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Bernard Pollard learned from his father, Bernard Sr., right. His brother, Landon, left, is following in Pollard’s footsteps.

Persistent Pollard big hit for Baltimore

– He lingers like a bad cold, this Bernard Pollard.

The man hits you – lord, he hits you – and the next morning he’s still there, in your aching legs and your screeching back. He’s still there in your ribs or your shoulder, whose throbbing has beaten the stuffing out of everything in your medicine cabinet.

Which is another way of saying he’s nothing if not persistent, both in the way the punishment he metes out sticks around, and also in the way he never gives up on a play. Knocked down, he will rise and strike you. Taken out, he will clamber to his feet and take you out – and sometimes he isn’t choosy about how.

That’s why Pollard, the Baltimore Ravens’ 28-year-old safety, has drawn thousands of dollars in fines in seven years as a pro. The NFL even changed a rule because of him, after Pollard, knocked down during a game between his Kansas City Chiefs and New England four years ago, scrambled to his feet and lunged at Tom Brady’s legs as he released the football.

Took out Brady’s knee and ended his season. The NFL promptly instituted a rule banning hits below the waist.

Some people, most with Massachusetts ZIP codes, called what Pollard did a cheap shot. Others said he was merely doing what a football player is supposed to do, which is play to the whistle.

Just like the man for whom he was named taught him.

Bernard Pollard Sr. remembers it like it was yesterday.

A Friday night 11 or so years ago, Bernard Jr.’s South Side Archers taking on Homestead, and this is what happened: Bernard came screaming in pursuit of the football, got caught off-balance and went down. The play, a reverse, flowed the other way. And there was Bernard, on the ground.

But then …

“Bernard jumped up and ran and caught the runner about 35 yards downfield,” Bernard Sr. says. “Forced a fumble. And that was the night that Bernard really showed everybody that he was a person that really went after the ball, because he continued to stay with the play and he didn’t give up.

“At that moment, he should have had his head down. But right there he showed everybody that he really wanted to succeed.”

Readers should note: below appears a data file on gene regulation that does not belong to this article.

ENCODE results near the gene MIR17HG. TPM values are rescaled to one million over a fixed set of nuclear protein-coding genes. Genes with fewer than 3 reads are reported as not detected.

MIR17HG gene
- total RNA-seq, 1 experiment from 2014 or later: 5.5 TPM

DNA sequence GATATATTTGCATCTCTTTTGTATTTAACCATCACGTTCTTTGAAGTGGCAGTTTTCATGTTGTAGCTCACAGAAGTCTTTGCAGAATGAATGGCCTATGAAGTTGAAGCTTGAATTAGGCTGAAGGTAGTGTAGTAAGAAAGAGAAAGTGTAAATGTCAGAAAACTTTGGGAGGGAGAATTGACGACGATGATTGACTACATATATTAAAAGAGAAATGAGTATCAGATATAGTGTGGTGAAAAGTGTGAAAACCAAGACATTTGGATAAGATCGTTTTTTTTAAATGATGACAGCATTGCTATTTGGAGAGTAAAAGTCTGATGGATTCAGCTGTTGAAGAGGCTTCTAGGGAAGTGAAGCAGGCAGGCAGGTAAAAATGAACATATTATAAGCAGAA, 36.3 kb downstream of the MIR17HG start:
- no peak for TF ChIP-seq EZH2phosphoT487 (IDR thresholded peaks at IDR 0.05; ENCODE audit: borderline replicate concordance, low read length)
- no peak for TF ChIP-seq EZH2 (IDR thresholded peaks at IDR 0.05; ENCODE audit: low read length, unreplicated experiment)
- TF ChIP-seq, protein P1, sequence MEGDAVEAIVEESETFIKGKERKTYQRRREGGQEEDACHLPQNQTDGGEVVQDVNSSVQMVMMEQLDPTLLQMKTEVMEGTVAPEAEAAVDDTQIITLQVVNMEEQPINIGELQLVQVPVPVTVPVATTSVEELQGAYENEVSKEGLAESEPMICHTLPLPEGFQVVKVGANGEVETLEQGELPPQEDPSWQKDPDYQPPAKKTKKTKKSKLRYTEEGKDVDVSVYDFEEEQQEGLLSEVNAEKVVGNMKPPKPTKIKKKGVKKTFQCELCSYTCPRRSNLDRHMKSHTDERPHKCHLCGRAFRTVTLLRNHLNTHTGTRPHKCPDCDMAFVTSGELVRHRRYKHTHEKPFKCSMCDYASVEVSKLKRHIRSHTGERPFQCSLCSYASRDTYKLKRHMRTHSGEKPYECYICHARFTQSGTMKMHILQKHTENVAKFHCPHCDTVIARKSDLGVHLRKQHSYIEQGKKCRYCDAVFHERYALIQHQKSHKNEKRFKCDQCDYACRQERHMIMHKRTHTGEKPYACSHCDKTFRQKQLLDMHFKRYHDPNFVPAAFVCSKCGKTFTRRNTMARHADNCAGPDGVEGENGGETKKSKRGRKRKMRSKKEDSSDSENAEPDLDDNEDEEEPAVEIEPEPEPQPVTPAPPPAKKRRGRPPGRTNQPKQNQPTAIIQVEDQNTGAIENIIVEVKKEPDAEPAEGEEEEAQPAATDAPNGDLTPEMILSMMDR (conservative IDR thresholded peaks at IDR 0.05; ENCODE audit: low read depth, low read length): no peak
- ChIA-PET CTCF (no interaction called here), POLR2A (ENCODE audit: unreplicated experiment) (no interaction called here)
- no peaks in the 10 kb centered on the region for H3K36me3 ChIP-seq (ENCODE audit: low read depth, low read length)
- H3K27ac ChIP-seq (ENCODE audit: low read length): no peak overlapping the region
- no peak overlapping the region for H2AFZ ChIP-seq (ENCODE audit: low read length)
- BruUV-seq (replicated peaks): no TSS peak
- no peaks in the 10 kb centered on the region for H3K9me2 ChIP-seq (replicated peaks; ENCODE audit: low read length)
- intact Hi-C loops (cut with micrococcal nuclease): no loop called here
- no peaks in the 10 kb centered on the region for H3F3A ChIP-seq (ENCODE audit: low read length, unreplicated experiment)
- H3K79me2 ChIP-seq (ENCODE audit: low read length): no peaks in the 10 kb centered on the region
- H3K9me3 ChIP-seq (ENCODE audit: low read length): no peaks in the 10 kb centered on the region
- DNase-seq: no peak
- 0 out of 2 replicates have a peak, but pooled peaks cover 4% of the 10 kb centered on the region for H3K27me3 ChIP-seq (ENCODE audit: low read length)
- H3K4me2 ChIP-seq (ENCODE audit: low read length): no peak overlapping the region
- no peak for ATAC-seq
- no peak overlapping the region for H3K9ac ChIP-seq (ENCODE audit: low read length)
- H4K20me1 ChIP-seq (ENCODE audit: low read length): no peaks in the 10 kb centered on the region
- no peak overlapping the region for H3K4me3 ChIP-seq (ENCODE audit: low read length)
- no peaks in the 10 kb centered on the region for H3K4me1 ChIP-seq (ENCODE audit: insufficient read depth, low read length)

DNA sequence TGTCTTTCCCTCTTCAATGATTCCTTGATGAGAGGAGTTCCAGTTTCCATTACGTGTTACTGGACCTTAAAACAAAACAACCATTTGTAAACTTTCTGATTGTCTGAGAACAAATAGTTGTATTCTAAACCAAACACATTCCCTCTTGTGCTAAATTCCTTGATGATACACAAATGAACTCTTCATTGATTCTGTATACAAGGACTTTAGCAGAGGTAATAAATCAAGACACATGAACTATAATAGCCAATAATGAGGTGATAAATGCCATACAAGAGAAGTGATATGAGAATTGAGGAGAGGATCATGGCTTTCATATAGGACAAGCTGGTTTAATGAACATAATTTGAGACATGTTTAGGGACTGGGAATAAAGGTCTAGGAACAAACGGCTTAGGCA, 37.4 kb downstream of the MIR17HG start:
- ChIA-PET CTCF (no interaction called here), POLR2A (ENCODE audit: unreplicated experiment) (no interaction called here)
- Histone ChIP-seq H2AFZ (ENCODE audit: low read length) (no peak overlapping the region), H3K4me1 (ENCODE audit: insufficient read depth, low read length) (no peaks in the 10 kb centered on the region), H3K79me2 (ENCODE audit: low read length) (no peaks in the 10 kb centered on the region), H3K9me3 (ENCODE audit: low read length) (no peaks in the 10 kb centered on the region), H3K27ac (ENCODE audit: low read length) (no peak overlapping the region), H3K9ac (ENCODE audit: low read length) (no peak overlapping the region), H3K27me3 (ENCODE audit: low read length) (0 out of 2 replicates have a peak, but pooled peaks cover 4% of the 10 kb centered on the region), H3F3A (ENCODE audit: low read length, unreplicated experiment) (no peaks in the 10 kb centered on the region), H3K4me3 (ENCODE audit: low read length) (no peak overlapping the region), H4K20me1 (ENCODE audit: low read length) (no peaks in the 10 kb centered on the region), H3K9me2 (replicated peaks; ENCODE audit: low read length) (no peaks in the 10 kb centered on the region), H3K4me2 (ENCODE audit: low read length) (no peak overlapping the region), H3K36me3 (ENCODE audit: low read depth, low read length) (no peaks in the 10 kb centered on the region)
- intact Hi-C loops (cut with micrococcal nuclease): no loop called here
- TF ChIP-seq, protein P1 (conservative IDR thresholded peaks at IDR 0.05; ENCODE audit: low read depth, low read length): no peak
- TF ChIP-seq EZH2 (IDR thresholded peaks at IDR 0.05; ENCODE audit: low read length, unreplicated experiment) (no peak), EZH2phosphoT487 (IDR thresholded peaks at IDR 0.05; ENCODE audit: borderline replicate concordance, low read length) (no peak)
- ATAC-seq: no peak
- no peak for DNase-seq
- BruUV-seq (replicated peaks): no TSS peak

It helped, of course, that he was already outsized for a defensive back. It’s the first thing Matt Land noticed when he arrived at South Side as head coach in Bernard’s senior year, though it was hardly the only thing.

“He was a big, physical kid, and, man, when he hit you. … He changed the game at safety every Friday night,” Land recalls. “That doesn’t happen very often.”

It only happened this time because, when Bernard was 8 or 9, all of his church friends were playing Metro ball and so, of course, he wanted to play, too. And that was OK with Bernard Sr., who played linebacker at Snider and some semipro ball with the Rhinos and Indiana Invaders, too, and who along with Bernard’s stepmom, Tacoma, was looking for an outlet for his rambunctious son.

“His mother and I had divorced, and Bernard and my daughter were heading in the wrong direction, expressing themselves in a bad way,” Bernard Sr. says. “For me it was a positive way of helping to redirect some of the issues that Bernard was dealing with.”

And so one day Tacoma Pollard took him down to the park to sign him up for football, and that was the start of it all. Bernard Sr. became Bernard’s coach, and he made his son the team’s quarterback. And to teach both Bernard and his younger brother Landon the game, he got all the other kids involved, too.

“I was trying to teach Bernard how to play quarterback,” he says. “I’d have my daughters be the receivers just to give Bernard an idea of how he should be getting rid of the ball in a certain amount of time. I used the kids to help him understand.”

To this day, he still tries to get Bernard to understand, according to Krystal Pollard, who’s five years younger than her famous brother.

“Dad still tries to coach Bernard,” she says, laughing. “He’ll say, ‘Now, Bernard, when you cover, do this,’ and he’s like, ‘Yeah, yeah, yeah.’ ”

Persistence. It’s a family trait.

Today is the day a father dreams of, when the dreams involve pads and a helmet and 100 yards of chewed turf.

Today, Bernard Pollard Jr. plays in the Super Bowl, and not as an extra. The Ravens’ leading tackler this season, he made news this week by predicting the eventual demise of the game because of the concussion issue. Then he reiterated it at Media Day, where he was accorded a featured booth.

When he enters the Superdome this evening, Bernard Sr. will be watching back in Fort Wayne. Because of the logistics of trying to get everyone to New Orleans – and because, he says, he wouldn’t get to see his son, anyway – he decided not to attend the game in person. Instead, he’ll gather the whole family at his house and watch on Bernard Sr.’s big-screen TV.

Maybe, at some point, what he said years ago to both Bernard and Landon – who’s trying to crack the NFL – will come back to him.

“Play above your level,” he always told them.

Even when there are no higher levels to reach.

bensmith@jg.net

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